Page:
Whitehorse Scroll Saw Pattern - Canadian Woodworking Magazine

Canadian Provincial Capitals Scroll Saw Patterns: Whitehorse, the capital of the Yukon (and home to about 70% of the territory’s residents) is located on the banks of the wild Yukon River, and lies within the shadow of the imposing Coast Mountains.

Whitehorse Scroll Saw Pattern

Whitehorse



Illustration by Marcus Cutler

It’s one of the most beautiful capital cities, rightfully referred to as the ‘wilderness capital’. Whitehorse, which developed during the Klondike Gold Rush as a transportation hub, gets its name from the White Horse rapids (lost to the Whitehorse dam in 1958). The Yukon is part of the boreal forest ecosystem, with the Subalpine fir (aka Rocky Mountain fir) recognized as the territorial tree. It’s a medium sized tree that grows up to 60' with a trunk diameter of up to 3'.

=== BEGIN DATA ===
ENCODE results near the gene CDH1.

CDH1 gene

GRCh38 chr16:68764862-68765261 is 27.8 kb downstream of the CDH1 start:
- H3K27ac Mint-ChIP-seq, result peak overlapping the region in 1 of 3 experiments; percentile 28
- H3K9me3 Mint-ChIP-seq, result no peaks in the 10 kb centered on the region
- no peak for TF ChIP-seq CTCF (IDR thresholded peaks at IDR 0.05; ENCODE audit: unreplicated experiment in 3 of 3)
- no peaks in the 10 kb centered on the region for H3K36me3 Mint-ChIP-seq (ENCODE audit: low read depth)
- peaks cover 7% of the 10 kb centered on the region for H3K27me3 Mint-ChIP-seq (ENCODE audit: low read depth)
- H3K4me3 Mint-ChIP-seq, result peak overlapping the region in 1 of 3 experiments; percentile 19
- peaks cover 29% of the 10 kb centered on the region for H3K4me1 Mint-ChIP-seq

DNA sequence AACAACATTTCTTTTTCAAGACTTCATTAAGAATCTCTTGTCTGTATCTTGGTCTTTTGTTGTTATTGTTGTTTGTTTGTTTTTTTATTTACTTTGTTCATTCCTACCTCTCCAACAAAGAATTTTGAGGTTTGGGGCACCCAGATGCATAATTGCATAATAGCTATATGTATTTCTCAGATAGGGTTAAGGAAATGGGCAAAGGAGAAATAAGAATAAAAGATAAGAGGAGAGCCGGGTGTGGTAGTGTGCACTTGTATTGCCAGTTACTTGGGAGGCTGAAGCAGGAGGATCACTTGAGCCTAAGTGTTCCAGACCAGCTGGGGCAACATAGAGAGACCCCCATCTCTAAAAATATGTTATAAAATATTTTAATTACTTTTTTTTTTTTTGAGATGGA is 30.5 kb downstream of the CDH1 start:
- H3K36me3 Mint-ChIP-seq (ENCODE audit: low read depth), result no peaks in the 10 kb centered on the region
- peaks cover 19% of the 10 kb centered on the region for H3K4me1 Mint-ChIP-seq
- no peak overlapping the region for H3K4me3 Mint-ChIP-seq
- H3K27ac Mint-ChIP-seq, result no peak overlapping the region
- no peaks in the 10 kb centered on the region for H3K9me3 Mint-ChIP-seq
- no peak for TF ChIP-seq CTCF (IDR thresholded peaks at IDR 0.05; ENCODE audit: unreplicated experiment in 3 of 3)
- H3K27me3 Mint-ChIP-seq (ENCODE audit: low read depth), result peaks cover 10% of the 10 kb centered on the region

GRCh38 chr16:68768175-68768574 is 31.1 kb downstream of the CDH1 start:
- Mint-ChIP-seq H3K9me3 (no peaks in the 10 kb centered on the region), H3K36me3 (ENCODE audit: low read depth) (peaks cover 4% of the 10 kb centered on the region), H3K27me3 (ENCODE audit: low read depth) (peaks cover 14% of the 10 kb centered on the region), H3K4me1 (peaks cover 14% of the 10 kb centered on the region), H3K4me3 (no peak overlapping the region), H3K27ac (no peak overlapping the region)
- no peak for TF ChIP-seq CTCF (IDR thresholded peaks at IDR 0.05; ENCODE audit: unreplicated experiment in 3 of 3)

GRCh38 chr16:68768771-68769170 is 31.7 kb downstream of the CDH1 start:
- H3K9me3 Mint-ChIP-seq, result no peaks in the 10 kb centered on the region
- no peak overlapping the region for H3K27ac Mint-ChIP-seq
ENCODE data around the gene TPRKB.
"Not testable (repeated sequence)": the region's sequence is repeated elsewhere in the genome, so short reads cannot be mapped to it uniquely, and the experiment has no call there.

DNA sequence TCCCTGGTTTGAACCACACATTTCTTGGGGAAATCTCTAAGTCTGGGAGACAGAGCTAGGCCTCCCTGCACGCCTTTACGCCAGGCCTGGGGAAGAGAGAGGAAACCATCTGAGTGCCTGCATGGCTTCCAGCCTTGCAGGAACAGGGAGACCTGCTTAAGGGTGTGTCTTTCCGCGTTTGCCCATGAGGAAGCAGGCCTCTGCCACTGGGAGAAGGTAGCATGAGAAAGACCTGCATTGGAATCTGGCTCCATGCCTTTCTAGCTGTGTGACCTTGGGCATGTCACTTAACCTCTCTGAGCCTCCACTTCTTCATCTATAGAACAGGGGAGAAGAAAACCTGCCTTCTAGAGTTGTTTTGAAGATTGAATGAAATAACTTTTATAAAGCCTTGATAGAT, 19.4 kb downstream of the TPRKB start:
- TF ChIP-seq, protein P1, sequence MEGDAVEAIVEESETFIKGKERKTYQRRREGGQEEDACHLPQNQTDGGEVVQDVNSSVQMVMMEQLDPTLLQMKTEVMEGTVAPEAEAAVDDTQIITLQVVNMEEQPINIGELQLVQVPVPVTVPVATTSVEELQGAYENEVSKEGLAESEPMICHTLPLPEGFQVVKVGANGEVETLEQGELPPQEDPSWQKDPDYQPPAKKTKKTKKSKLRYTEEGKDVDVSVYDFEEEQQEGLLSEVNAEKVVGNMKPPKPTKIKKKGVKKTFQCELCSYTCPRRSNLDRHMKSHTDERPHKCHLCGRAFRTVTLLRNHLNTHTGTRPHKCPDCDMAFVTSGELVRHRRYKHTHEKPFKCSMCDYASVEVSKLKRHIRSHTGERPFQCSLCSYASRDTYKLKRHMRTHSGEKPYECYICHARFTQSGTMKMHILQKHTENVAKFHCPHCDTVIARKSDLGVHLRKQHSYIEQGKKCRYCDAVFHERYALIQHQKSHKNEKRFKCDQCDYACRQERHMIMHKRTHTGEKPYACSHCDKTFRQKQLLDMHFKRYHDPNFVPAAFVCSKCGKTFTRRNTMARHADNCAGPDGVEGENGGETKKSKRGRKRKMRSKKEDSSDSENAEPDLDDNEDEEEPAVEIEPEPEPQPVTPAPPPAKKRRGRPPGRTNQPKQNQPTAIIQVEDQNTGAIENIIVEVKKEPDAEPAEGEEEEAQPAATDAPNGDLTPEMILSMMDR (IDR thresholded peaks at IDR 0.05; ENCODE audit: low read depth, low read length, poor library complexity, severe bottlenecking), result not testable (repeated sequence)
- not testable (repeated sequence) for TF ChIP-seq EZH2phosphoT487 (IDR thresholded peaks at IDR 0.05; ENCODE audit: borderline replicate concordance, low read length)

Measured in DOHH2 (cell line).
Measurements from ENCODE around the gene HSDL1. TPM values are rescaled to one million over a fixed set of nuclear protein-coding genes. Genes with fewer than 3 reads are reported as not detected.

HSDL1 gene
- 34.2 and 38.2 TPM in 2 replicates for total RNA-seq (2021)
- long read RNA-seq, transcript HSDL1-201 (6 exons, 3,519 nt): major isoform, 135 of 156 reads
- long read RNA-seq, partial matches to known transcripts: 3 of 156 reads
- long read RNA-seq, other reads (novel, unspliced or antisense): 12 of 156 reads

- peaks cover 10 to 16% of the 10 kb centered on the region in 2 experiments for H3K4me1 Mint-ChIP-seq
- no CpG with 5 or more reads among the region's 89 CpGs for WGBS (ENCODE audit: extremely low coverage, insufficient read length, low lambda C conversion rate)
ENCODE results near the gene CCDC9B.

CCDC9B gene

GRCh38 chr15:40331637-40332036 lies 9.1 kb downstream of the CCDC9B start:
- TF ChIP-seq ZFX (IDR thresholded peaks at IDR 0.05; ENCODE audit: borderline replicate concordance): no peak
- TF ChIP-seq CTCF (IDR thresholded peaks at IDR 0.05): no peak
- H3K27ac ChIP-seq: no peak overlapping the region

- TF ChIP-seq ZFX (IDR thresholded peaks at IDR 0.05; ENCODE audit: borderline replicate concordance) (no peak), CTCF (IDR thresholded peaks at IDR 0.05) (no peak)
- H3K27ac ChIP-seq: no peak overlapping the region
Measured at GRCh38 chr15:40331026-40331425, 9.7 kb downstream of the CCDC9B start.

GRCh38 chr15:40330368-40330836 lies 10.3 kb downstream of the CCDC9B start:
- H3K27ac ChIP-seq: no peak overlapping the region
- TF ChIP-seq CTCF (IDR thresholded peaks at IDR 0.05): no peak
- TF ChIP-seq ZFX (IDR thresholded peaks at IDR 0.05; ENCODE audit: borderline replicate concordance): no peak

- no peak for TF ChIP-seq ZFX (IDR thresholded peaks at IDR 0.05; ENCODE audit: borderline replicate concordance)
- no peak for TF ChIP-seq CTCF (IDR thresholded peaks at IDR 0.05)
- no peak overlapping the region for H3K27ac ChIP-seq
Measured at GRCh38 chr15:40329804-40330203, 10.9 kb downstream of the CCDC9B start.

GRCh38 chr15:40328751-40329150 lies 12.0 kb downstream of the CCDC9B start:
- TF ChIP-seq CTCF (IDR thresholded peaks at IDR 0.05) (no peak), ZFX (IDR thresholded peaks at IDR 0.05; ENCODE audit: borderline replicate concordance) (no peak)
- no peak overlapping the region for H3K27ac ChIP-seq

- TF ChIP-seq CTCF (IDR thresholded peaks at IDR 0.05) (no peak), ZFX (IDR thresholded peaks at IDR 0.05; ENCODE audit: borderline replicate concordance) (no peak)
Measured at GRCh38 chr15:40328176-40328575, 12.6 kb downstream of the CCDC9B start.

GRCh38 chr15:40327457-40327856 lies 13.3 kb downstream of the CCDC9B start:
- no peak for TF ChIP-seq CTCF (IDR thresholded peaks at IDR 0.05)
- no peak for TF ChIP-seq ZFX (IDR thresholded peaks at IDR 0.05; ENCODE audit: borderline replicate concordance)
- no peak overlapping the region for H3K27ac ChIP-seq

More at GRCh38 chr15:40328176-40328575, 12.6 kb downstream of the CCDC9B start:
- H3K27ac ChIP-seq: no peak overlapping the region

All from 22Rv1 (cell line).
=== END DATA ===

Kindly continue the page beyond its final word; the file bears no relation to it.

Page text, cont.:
Our scroll saw pattern incorporates the Yukon coat of arms at the top (minus the Malamute that normally surmounts the shield) with a vista of the Coast Mountain range and the City of Whitehorse at the bottom. The cross at the top of the shield, which pays homage to our historical link to England, sits astride a heraldic pattern that represents the Yukon’s fur resource base. The lower part of the shield represents the Yukon’s mountains. The circles (which would be gold, not black) represent the Yukon’s mineral resource base and its link to the Klondike Gold Rush. The two wavy lines in the middle represent the Yukon’s great rivers.
 
Scroll cutting tips
Photo-enlarge the pattern to the size you want. Cover your substrate (such as 1/4" Baltic birch ply) with masking tape, and then spray glue the pattern to the substrate. Using a #5 13 tpi blade, cut out the shaded areas on the template. Start cutting out the smallest areas first, moving on to the next larger areas. Once the pattern is cut out remove the masking tape, lightly sand as required, and then apply your chosen finish.



TED DUQUETTE
Ted Duquette